Real GDP growth for 2018 should come in at 7%, the Central Bank reported, after expansions of 6.8% in October, 7.2% in November and 7.1% (estimated) in December. Growth was strong across sectors, with communications, construction, free zones and heath particularly robust.
Accumulated inflation reached 1.39%, January to November; the Central Bank estimates that average inflation for the year will approach its 4% target.
Central Bank net international reserves were up by $377.8 million y/y in December, to $7.16 billion, though reserves had been declining all year, as the Bank responded to higher oil prices and rising imports. The average exchange rate was DOP 50.21 per dollar, with the devaluation rate stable.
The current account deficit is projected to close 2018 at 1.4% of GDP, 1.2 percentage points higher than in 2017. This will be the first surge in CAD since 2014, and reflects higher oil prices. Export revenues and rising remittances helped offset the import rise, while FDI of $2.5 billion, and foreign net financing to the government, comfortably covered the external gap. FX earnings were about $30 billion in 2018.
The Ministry of Finance recently published new fiscal statistics based on the methodology of the 2014 IMF’s Manual of Public Finance Statistics. The data contrasts remarkably with what was provided by fiscal authorities (DIGEPRES) in the past, and recognizes that between 2014 and 2017 spending and budget results were far greater than initially acknowledged. For 2017, the Ministry of Finance reported expenditures equivalent to 1.1 pp of GDP above what was reported by DIGEPRES, and a deficit of 3.6% of GDP, 1.3 pp larger than reported. The new data backs the skepticism over DIGEPRES figures but will also serve to provide greater confidence in the data from fiscal authorities.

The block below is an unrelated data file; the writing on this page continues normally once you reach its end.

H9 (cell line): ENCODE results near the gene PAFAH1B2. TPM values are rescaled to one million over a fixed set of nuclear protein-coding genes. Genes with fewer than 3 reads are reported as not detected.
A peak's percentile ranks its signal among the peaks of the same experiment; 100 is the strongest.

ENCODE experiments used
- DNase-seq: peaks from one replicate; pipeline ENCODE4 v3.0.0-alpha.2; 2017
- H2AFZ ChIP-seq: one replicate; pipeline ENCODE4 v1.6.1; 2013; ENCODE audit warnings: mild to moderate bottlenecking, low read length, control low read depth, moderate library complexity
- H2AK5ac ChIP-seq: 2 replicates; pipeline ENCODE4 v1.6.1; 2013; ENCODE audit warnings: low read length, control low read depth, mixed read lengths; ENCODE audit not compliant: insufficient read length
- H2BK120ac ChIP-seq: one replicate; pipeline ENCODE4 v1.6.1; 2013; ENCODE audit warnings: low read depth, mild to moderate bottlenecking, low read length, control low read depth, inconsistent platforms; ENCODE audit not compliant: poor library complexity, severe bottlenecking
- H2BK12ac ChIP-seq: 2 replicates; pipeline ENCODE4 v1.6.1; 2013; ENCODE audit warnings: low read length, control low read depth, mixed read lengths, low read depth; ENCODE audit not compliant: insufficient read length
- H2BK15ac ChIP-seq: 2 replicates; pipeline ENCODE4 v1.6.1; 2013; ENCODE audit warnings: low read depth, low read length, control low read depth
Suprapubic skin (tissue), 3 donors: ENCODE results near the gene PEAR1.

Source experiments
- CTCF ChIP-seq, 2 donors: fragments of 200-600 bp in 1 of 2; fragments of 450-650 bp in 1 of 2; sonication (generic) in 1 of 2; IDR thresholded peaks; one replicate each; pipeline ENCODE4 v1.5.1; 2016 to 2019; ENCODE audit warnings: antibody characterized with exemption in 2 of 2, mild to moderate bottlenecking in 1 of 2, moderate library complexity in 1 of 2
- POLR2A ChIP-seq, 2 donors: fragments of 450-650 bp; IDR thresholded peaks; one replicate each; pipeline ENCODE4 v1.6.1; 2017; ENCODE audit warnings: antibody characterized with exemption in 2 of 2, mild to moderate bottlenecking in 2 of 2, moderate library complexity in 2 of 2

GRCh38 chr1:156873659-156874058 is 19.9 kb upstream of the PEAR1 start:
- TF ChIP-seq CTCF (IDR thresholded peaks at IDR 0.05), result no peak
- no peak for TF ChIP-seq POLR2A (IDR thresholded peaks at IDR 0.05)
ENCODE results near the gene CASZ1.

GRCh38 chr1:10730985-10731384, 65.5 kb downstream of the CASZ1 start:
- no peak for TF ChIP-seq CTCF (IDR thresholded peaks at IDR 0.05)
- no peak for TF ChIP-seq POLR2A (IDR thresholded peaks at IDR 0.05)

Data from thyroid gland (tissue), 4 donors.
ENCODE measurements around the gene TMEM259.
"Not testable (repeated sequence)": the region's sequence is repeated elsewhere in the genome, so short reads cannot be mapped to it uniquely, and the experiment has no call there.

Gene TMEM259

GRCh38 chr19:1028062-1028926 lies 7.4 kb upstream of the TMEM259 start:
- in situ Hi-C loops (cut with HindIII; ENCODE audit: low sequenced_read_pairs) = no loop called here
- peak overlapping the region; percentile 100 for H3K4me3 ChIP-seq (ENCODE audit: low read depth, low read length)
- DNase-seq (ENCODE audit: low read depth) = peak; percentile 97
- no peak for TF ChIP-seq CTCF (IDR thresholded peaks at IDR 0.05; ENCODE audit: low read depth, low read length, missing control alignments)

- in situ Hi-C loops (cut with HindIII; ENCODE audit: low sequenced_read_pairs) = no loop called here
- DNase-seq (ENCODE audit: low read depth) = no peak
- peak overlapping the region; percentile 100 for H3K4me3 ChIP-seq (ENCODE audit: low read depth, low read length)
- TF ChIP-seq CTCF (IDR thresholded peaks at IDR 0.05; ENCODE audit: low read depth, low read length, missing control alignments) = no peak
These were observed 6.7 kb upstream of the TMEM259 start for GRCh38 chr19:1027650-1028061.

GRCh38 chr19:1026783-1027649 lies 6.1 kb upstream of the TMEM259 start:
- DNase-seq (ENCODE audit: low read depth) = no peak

Congress has approved the 2019 budget, with spending and net financing projected at DOP 75.5 billion ($1.45 billion), and a deficit of 1.7% of GDP. This is DOP 11.5 billion (0.5% of GDP) less than the programmed deficit for 2018 and below the DOP 125.9 billion (3.5% of GDP) of 2017. New data on spending and deficits for 2016 and 2017 set them at such high levels that it is reasonable to doubt the feasibility of meeting the set goals.
The Minister of Finance confirmed that the government will seek to sell up to 50% of its shares in the Punta Catalina Thermoelectric Power Plant. The project has been making a significant dent in public finances since at least 2015.
The key political parties settled on methods for choosing their candidates for the 2020 elections, with most opting for open and simultaneous primaries, though the PRM, the largest opposition party, will have a closed primary.
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